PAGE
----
Thanks for the howto. I found this really easy to set up.

I'd like to use nonsymmetric keys and use the server with multiple computers. I'm finding the openvpn documentation hard to get into though. Any pointers to tutorials to make those changes?

wibge: Though I have used openvpn with asymmetric keys, it is indeed a lot more work, which is why I didn't choose that approach for a quick tutorial like this. Here are a couple resources which might help in your quest:


Nice article. Could you please also provide a Windows client configuration? I have tried a little myself but cannot get it work. It will help me a lot since tons of websites are blocked here.

mitnickcbc: I've heard about Windows, but I don't have any. You'll need to seek help elsewhere for them.

One server and client, before issuing iptables commands:

sudo iptables-save >/etc/iptables.rules


Following the guide above, I tried to run openvpn on a custom 10gb esb AMI I created from 'Debian 5.0 lenny Server (ami-b1f38ce3)'.

To qualify for the EC2 free tier, I followed this guide
to convert the 15gb Debian 5.0 lenny Server AMI to a 10GB AIM.

Openvpn couldn't find any tun device when it tried to start.
I checked and there wasn't any tun device loaded so I tried to load the tun by placing 'tun' in '/etc/module' and restarting my instance. The tun device didn't load. I read that ec2 doesn't allow kernel modules to be loaded.

I'm not sure where the source of my problem is.
Weather I chosen a kernel without tun compiled when making the 10gb ami or if tun wasn't compiled in 'ami-b1f38ce3' in the 1st place.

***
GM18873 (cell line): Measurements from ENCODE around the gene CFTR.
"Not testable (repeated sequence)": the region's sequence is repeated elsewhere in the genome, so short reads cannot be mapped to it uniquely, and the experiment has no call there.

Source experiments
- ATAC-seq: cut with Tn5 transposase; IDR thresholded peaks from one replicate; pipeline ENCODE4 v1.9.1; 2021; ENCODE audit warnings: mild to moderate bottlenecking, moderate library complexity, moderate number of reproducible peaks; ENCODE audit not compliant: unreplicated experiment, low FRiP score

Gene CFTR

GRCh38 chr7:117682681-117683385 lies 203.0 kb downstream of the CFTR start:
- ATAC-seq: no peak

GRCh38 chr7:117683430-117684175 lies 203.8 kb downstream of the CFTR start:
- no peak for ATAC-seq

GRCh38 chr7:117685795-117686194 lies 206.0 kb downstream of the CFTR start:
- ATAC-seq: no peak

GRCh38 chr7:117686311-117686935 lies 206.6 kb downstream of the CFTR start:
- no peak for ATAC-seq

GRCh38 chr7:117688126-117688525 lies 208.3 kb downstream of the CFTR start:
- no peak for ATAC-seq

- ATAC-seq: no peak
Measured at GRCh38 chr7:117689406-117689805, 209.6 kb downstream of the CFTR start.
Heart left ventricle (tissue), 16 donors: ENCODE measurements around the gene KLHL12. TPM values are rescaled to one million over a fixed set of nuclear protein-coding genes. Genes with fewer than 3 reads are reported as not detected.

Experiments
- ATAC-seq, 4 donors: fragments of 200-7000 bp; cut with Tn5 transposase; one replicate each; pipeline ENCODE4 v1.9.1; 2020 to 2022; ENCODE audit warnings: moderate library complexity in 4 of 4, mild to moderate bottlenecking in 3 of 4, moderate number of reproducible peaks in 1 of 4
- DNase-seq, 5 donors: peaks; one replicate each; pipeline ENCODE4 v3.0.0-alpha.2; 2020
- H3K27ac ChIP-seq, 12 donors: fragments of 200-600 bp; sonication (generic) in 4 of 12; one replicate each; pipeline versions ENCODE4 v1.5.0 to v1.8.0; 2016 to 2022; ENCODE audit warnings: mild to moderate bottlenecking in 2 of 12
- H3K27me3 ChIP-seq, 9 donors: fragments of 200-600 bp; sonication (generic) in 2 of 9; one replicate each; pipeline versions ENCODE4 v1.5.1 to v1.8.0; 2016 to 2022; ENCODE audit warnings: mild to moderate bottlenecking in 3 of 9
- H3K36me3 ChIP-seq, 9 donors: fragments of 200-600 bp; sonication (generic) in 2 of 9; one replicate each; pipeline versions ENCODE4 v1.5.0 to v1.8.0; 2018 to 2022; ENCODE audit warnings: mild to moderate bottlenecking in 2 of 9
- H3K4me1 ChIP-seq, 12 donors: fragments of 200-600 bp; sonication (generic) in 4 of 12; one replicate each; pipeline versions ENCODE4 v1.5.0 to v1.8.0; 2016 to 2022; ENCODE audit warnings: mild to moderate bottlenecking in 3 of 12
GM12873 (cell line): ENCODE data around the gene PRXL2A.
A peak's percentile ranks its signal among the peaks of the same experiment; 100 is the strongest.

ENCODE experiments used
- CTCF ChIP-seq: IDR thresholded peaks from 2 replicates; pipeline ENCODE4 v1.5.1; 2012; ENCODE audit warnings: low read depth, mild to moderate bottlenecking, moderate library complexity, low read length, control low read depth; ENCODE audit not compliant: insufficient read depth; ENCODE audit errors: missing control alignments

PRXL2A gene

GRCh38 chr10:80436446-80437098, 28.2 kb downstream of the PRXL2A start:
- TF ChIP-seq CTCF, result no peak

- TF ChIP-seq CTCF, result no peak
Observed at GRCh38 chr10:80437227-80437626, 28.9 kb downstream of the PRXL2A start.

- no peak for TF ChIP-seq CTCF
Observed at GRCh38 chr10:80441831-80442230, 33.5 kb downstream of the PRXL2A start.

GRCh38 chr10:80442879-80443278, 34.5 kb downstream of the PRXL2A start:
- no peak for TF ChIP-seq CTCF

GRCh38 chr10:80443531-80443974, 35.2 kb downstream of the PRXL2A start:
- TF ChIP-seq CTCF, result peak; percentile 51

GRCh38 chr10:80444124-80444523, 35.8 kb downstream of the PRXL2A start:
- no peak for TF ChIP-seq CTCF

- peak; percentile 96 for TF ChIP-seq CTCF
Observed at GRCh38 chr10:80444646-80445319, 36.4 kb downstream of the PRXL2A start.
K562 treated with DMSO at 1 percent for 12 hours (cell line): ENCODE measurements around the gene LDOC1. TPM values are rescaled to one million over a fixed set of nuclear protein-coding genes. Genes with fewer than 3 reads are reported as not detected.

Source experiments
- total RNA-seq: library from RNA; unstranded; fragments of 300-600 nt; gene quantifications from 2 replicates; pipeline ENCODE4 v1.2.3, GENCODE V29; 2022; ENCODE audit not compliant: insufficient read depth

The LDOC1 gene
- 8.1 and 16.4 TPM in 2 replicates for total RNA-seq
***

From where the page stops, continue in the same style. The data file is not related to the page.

What can I do now? Am I still able to enable a tun device for openvpn to work on my current custom AMI?

techntools: The above instructions worked on Ubuntu. I haven't tried Debian.

Combining the above with the info in the link below

gave me a solution to VPN out on Ubuntu and MS-Windows 7 clients via an OpenVPN server running on Ubuntu on hosted cloud service.

The key element for me was the routing on MS-Windows.

I quote:

On your windows client, you’ll now need to change your default gateway:

Use route print and find out your current default gateway, then, assuming your current local default gateway is: and server’s IP address is XX.XXX.124.95, issue the following commands:

route DELETE

route ADD XX.XXX.124.95 MASK

route ADD MASK

The first ADD command is used to tell your client how to access the ‘new default gateway’. Without specifying your real default gateway, the client machine would have no idea how to reach your VPN server.
You can specify as your default gateway, as it is now virtually on the same LAN as your adapter, but without the additional route to XX.XXX.124.95, your connection to the server would have to terminate and you’d lose your tun interface.

Thanks for this guide. Doesn't seem to work with Maverick Meerkat though - after following your instructions and trying to connect to the VPN from the client, I'm getting this error:

Note: Cannot ioctl TUNSETIFF tun1: Operation not permitted (errno=1)
Note: Attempting fallback to kernel 2.2 TUN/TAP interface
Cannot open TUN/TAP dev /dev/tun1: No such file or directory (errno=2)

Ubuntu 10.10 is installed on both client and server. Looking at the output of ifconfig, there is indeed no tun device.


Thanks for pointing this out. I've added a task to my todo list to update this article for modern Ubuntu :)

"sudo iptables -t nat -A POSTROUTING -s -o eth0 -j MASQUERADE"

slash 2? Are we serious? How many hosts does that cover? Even legal?


Looks like a typo. Corrected to "/24"